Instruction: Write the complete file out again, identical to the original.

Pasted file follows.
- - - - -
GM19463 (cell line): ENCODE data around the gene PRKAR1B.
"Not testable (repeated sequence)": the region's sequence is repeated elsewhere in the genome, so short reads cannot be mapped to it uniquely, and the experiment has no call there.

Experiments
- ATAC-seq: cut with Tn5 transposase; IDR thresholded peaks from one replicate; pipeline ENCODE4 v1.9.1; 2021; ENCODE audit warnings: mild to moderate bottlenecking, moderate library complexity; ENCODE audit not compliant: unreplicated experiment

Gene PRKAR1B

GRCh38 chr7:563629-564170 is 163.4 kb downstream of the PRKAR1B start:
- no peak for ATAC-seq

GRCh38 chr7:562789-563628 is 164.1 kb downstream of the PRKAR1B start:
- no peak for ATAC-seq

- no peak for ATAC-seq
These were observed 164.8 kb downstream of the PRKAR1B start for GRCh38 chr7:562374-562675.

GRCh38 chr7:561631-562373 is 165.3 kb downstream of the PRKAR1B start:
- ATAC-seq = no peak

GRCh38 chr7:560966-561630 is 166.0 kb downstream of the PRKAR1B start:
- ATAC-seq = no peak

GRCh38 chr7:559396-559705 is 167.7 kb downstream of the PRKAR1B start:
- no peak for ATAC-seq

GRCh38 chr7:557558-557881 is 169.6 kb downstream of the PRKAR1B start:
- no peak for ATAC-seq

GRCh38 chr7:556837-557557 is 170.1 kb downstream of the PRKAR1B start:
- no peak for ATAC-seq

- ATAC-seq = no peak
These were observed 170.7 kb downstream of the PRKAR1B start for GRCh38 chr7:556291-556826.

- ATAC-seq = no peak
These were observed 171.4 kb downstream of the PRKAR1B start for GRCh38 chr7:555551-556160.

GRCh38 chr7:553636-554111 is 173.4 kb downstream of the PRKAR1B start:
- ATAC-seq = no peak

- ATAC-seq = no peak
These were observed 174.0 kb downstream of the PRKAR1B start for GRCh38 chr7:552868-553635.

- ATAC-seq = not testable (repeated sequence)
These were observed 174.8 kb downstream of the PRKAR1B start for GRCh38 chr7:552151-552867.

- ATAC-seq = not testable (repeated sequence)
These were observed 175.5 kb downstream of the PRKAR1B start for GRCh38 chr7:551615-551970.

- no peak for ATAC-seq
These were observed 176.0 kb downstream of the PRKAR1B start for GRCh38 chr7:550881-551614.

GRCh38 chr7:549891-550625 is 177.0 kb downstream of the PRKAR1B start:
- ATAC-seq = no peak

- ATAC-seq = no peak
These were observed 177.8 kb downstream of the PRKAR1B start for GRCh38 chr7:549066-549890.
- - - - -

GM19463 (cell line): ENCODE data around the gene PRKAR1B.
"Not testable (repeated sequence)": the region's sequence is repeated elsewhere in the genome, so short reads cannot be mapped to it uniquely, and the experiment has no call there.

Experiments
- ATAC-seq: cut with Tn5 transposase; IDR thresholded peaks from one replicate; pipeline ENCODE4 v1.9.1; 2021; ENCODE audit warnings: mild to moderate bottlenecking, moderate library complexity; ENCODE audit not compliant: unreplicated experiment

Gene PRKAR1B

GRCh38 chr7:563629-564170 is 163.4 kb downstream of the PRKAR1B start:
- no peak for ATAC-seq

GRCh38 chr7:562789-563628 is 164.1 kb downstream of the PRKAR1B start:
- no peak for ATAC-seq

- no peak for ATAC-seq
These were observed 164.8 kb downstream of the PRKAR1B start for GRCh38 chr7:562374-562675.

GRCh38 chr7:561631-562373 is 165.3 kb downstream of the PRKAR1B start:
- ATAC-seq = no peak

GRCh38 chr7:560966-561630 is 166.0 kb downstream of the PRKAR1B start:
- ATAC-seq = no peak

GRCh38 chr7:559396-559705 is 167.7 kb downstream of the PRKAR1B start:
- no peak for ATAC-seq

GRCh38 chr7:557558-557881 is 169.6 kb downstream of the PRKAR1B start:
- no peak for ATAC-seq

GRCh38 chr7:556837-557557 is 170.1 kb downstream of the PRKAR1B start:
- no peak for ATAC-seq

- ATAC-seq = no peak
These were observed 170.7 kb downstream of the PRKAR1B start for GRCh38 chr7:556291-556826.

- ATAC-seq = no peak
These were observed 171.4 kb downstream of the PRKAR1B start for GRCh38 chr7:555551-556160.

GRCh38 chr7:553636-554111 is 173.4 kb downstream of the PRKAR1B start:
- ATAC-seq = no peak

- ATAC-seq = no peak
These were observed 174.0 kb downstream of the PRKAR1B start for GRCh38 chr7:552868-553635.

- ATAC-seq = not testable (repeated sequence)
These were observed 174.8 kb downstream of the PRKAR1B start for GRCh38 chr7:552151-552867.

- ATAC-seq = not testable (repeated sequence)
These were observed 175.5 kb downstream of the PRKAR1B start for GRCh38 chr7:551615-551970.

- no peak for ATAC-seq
These were observed 176.0 kb downstream of the PRKAR1B start for GRCh38 chr7:550881-551614.

GRCh38 chr7:549891-550625 is 177.0 kb downstream of the PRKAR1B start:
- ATAC-seq = no peak

- ATAC-seq = no peak
These were observed 177.8 kb downstream of the PRKAR1B start for GRCh38 chr7:549066-549890.